Monday, August 31, 2009

Fun with Numbers: Wasted Votes

During all the hullabaloo over Stephen Harper's 20 hours in paradise last week, I read one comment somewhere about how Harper needs to win the popular vote by at least 3 or 4% to actually get the most seats, due to the wasted votes coming out of those uber-majorities in Alberta. So, as a follow up to my earlier post on competitiveness, here are some numbers to munch on:

1. At first glance, it does appear the Conservatives have been a lot less efficient with their vote. If we say every vote over a 1-vote margin of victory is wasted, and every vote in a losing riding is wasted, the Tories "wasted" 3.5 million votes last election, compared to 2.6 million for the Liberals and 2.1 million for the NDP.

Of course, they also had a lot more votes to waste. As a percentage of their total vote, the picture looks a lot different - 68% of the Conservative vote, 73% of the Liberal vote, and 82% of the NDP vote was wasted (although some smart asses would argue 100% of the NDP vote is wasted...).

2. That said, the Liberal vote was more efficient than the Tory vote in both 2006 and 2004 - 69% of the CPC vote was wasted in both elections, compared to 67% and 64% of the Liberal vote.

3. There is some truth to the "Alberta super majority" argument. The Conservatives are wasting 23,000 votes a riding there, on average. Comparatively, the worst Liberal province is Ontario, with about 11,000 votes per riding being wasted. But the Tories are actually winning seats in Alberta which is, ya know, kind of the point of elections. So even if 77% of their vote in Alberta is wasted, that's still better for them than in Quebec (83%) and, as much as I hate to say it, 100% of the Liberal vote is being wasted in Alberta.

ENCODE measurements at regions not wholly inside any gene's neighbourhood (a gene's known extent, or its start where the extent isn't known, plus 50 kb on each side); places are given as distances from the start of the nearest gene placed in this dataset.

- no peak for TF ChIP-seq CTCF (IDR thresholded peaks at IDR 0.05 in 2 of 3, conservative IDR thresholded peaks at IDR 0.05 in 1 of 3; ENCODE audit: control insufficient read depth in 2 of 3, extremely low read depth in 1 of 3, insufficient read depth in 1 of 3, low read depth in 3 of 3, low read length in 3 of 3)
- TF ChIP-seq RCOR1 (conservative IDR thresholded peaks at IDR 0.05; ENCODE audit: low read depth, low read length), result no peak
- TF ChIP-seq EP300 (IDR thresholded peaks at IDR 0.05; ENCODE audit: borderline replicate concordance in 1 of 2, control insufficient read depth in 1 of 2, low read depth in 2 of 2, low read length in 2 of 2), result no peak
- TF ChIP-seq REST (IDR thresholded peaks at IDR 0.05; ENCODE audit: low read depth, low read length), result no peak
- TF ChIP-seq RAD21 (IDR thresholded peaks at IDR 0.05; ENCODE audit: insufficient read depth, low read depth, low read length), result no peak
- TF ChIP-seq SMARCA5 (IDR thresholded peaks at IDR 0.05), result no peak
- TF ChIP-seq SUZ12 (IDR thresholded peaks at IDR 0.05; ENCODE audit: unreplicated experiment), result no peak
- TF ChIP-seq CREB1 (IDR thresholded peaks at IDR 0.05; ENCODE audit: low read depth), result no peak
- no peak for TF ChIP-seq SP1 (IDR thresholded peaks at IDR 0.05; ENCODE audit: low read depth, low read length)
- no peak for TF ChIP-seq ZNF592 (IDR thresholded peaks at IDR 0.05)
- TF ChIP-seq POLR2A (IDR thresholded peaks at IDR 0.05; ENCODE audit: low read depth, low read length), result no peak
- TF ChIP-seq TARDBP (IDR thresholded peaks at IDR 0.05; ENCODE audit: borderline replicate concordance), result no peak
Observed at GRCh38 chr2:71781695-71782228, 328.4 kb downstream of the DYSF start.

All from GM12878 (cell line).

Add it all up, and Alberta drags down the Conservative efficiency percentage by 1.7%, and it drags down the Liberal efficiency percentage 1.2% - hardly a stunning difference.

4. Now, those are quite a few numbers...full marks if you're still reading at this point. So here's the money shot in all this. If we close the gap between the two parties, and set up a 32-32 tie, the seat total winds up tied. Well, actually, the Tories are up 111 to 109 seats but the Liberals are within striking distance in a lot more seats so, in the end, it would all depend on where the votes shift, how the Bloc and NDP do, yada yada yada. But the take home message is that a tie probably is a tie because, all things considered, both parties are getting a similar bang for their vote.



  • Well said. I've found the same thing.

    By Blogger Éric, at 9:08 p.m.  

  • It bugs me that rural ridings are so over-represented...

    If someone had any ideas for a sustainable Alberta economy, growth and prosperity over decades (despite most cash AB looks like a goldrush model), would it be more worthwhile to suggest it to opposition AB Parties or to progressive elements within AB Conservative Parties.
    I was basing most of my cursory analysis here on nitrogen as a fertilizer, just because I expect crops and farmland to be solid gold in the future.